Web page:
The real question should be “Who makes the best motorcycle engine oil for your bike?”
For me personally, I’m quite happy using a wide array of different brands, including some home brands such as Halfords, but with that said, when it comes to performance engineering, I’d stick with the better known brands.
The reason for this is simple: development.
It’s entirely possible that cheaper engine oils would work OK, perhaps give you the same level of protection as other brands, but it’s the same story with anything that’s aimed at being cost-effective; they’ll work for 80% of the applications, to a standard that’s ‘good enough’, but that’s it.
When I was younger, I rode fast bikes, fast … like my hair was on fire. I did numerous trackdays, been around ‘The Ring’ a few times, and thought nothing of pulling prison speeds where I thought it appropriate. (OK, maybe ‘appropriate’ isn’t the exact right word, but what I’m saying is that thought always went into my riding, and the speeds I rode at).
I spent a great deal of time and money on making my bikes exactly what I wanted, including remapping, performance parts, rideability etc. If I was looking for the best it could be (for me), why would I a) risk that for the sake of a few pounds, b) lessen the potential performance by fitting under-developed parts or fluids?
The topic of engine oil is quite subjective, especially in the engineering/ automotive industry – I can recall a number of engine failures with race cars, all using a certain brand of oil, and the analysts all came to the same conclusion … they failed due to this particular brand of oil. And yet, a little more investigation proved otherwise (turned out to be a harmonics issue, setting up a chain of events at a very specific RPM). But that brand of oil was never used again.
Oil Change Frequency For Your Bike
The performance engineer in me wants to tell you that oil change frequencies are strict, that you shouldn’t go over the requisite mileage/age before a change, and that in doing so, you’re risking enormous or expensive danger and/or repair bills.
The lazy fat man that sits behind a computer all day wants to tell you a different story though; my daily runaround has been owned by me for the last (nearly) five years … the longest I’ve ever owned a vehicle.
Having checked my mileage today, it seems that I’ve done around 50,000 miles within that time, and I’ve changed the oil precisely twice (today in fact is the second change, so that’s really only once in the last five years).
I’ve pushed a borescope through the engine, and around the sump, its emissions are way less than an MOT standard, it has performance like new, and doesn’t clatter or rattle anymore than it should. Does this mean that regular oil changes are just a con?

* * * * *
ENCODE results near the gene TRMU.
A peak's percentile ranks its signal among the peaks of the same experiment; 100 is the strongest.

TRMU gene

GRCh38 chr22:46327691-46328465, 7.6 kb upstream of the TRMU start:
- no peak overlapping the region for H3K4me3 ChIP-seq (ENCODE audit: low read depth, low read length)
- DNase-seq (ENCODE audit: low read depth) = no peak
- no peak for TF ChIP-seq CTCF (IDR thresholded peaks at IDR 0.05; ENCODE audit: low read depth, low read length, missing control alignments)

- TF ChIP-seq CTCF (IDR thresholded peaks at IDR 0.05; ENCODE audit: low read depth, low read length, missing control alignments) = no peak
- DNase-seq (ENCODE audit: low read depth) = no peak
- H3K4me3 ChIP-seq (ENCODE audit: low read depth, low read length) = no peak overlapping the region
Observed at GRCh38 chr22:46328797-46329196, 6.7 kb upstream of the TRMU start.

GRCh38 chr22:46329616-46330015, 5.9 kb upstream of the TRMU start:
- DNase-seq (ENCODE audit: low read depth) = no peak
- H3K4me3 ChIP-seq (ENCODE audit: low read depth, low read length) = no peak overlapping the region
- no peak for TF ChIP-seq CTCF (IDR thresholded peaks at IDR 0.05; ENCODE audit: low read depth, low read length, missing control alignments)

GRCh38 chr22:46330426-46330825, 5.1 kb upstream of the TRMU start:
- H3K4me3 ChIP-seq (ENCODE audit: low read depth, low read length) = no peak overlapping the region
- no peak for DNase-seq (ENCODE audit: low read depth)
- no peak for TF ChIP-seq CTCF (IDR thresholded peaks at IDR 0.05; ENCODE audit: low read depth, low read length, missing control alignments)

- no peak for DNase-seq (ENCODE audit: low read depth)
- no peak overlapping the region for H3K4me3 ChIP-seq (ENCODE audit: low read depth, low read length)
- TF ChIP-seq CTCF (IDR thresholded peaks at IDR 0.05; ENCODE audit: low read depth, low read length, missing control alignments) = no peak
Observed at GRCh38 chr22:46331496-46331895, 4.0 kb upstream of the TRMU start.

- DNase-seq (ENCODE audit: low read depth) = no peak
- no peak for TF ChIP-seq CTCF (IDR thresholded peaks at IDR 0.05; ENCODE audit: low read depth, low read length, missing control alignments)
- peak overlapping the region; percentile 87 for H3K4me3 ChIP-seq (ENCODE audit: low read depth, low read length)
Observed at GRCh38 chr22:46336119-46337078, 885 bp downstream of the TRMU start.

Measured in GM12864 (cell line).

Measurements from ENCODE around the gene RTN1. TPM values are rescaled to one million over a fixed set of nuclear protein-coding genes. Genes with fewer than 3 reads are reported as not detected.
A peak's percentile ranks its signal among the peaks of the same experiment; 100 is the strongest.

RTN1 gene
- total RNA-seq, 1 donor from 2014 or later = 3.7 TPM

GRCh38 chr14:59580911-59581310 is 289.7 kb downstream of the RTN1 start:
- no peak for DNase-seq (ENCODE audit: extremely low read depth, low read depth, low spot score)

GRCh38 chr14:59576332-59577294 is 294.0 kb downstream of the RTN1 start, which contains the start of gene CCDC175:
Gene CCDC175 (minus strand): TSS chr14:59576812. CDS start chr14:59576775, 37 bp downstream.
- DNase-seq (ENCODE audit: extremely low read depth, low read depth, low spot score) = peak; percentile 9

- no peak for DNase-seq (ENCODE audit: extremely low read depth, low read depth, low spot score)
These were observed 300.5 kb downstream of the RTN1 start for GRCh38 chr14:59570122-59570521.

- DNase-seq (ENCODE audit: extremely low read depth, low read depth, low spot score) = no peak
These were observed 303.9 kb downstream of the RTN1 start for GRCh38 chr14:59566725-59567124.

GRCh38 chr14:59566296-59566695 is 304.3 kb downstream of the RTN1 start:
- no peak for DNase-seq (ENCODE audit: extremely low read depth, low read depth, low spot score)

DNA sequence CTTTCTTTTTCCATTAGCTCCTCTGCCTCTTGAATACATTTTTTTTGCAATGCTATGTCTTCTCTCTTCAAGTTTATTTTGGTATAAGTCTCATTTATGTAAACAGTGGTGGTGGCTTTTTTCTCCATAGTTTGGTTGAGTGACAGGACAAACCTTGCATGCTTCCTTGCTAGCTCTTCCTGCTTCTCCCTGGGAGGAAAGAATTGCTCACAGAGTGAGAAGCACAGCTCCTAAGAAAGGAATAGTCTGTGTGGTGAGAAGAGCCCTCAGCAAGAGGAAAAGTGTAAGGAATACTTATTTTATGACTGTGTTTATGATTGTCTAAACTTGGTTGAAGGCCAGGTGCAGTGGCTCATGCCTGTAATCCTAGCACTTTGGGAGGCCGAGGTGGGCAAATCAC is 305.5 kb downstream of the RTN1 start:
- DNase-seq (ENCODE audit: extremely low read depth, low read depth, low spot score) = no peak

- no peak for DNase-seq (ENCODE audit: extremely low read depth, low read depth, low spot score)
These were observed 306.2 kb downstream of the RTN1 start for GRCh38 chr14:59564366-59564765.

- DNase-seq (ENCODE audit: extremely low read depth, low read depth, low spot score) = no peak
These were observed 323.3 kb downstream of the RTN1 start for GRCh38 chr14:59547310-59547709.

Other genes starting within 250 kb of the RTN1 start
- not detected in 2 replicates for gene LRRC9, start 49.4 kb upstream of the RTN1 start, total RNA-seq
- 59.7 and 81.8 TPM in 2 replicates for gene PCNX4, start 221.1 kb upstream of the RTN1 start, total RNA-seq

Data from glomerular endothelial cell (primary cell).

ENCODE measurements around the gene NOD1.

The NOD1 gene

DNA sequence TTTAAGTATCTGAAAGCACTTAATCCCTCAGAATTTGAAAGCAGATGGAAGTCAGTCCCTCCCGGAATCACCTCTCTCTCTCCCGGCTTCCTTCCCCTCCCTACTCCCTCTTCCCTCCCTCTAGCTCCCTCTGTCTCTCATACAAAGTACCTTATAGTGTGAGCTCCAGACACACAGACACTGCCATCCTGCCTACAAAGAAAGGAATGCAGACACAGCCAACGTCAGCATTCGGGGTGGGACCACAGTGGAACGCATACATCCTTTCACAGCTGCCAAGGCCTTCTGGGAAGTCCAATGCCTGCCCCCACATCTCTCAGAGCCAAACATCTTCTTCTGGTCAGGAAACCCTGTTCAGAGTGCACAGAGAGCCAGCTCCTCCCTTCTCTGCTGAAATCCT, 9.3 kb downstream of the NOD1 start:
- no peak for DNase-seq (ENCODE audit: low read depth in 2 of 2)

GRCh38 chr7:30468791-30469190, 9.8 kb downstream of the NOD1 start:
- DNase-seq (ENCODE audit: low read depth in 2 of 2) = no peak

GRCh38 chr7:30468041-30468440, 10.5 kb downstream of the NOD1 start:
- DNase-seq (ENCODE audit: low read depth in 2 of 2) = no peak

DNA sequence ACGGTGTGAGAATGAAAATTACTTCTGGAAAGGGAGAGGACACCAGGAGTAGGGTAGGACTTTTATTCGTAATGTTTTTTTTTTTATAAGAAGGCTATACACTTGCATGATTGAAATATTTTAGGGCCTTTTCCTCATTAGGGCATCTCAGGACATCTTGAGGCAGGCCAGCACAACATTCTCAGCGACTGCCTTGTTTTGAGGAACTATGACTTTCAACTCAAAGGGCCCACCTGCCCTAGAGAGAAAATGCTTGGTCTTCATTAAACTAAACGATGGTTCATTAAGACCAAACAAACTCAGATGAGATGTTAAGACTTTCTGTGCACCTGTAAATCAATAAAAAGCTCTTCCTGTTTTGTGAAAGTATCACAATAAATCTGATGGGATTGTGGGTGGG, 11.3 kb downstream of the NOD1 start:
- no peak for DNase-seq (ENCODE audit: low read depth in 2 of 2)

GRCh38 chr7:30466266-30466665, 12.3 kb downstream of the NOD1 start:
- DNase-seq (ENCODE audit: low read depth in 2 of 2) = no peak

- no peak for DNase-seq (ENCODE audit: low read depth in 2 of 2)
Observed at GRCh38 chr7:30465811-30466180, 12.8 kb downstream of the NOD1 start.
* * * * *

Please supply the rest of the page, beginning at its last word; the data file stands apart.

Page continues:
Maybe the word ‘con’ isn’t correct? Does this mean that regular engine oil changes aren’t quite as vital as we’ve been told?
It’s a fact that engine oil does degrade over time, even when it’s standing in an opened bottle and not circulating in an engine. It’s also a fact that it carries a lot of contaminants away from the vital parts of an engine, and that an oil filter won’t generally filter out the combustion pollutants. What we don’t really know is the level of degradation, and in what time period.
We also know that most oils contain additives that help to not only lubricate, but to clean the surfaces they come into contact with – when your oil is turning black, it’s showing that it’s working. So it’s worth changing it regularly, to keep it cleaning and lubricating to its full capacity? Absolutely.
Does it need changing every 2,000 miles? I personally wouldn’t. And yet, I’ve spent quite a bit of time in the United States with the IndyCar series. I have contacts over there, and there’s a few social media doodahs that I interact with, and I regularly see questions about changing oil within a 1,000 miles or two. It’s such a big business in the U.S. that there are drive-in oil change establishments, and they’re popular.
So is it education? They’ve grown up with their muscle cars, which were never really that muscle-y, and been told that they positively need to have their engine oil changed every few months? Us Brits just expect it to never be touched until we have a regular service.
Some manufacturers of extreme vehicles (both bikes & cars) recommend shorter service intervals, and at which point they’ll do an oil change, but that’s not necessarily dictated by the longevity or lifespan of the oil.
A number of factors come in to play here – brake fluid is hygroscopic, which means it absorbs moisture from the air, brake pads can be worn down quicker, drivetrains take an incredible beating, suspension and tyres work overtime, and of course, the engine (usually) gets a good workout (aka: thrashed to within an inch of its life).
Regular oil changes can help with engine life, they can help to prevent damage, and they can help with emissions. But … all engine oils are better developed than ever, longer lasting, have more additives, and are better engineered, so perhaps changing them every six months isn’t quite as necessary as it once was.
Best Engine Oil for Your Motorcycle
We’re going to end this by answering the question that’s asked in the title – “What’s the Best Engine Oil for Bikes?”
Simply put, whatever your manufacturer recommends, or the next best thing, whatever your oil specialist recommends. I’ve added that secondary statement because a number of oil companies now offer personal interactions. More often than not, there will be a newer/better product on the market if your bike is more than a few months old, and the specialist will be able to advise you as to why their latest engine oil will work better for your motorcycle.
Despite everything I’ve said about me being lazy, or too cheap to change my oil regularly, when it comes to my bikes, especially sport bikes, I’ll always try to at least take guidance on how often it’s changed. Yes, I’m an engineer, but if my engine popped because of an oil problem, I’d be a bit miffed … I’m no longer the young fool driving around (and wrecking) his mum’s Cavalier, I’ve learnt my lesson.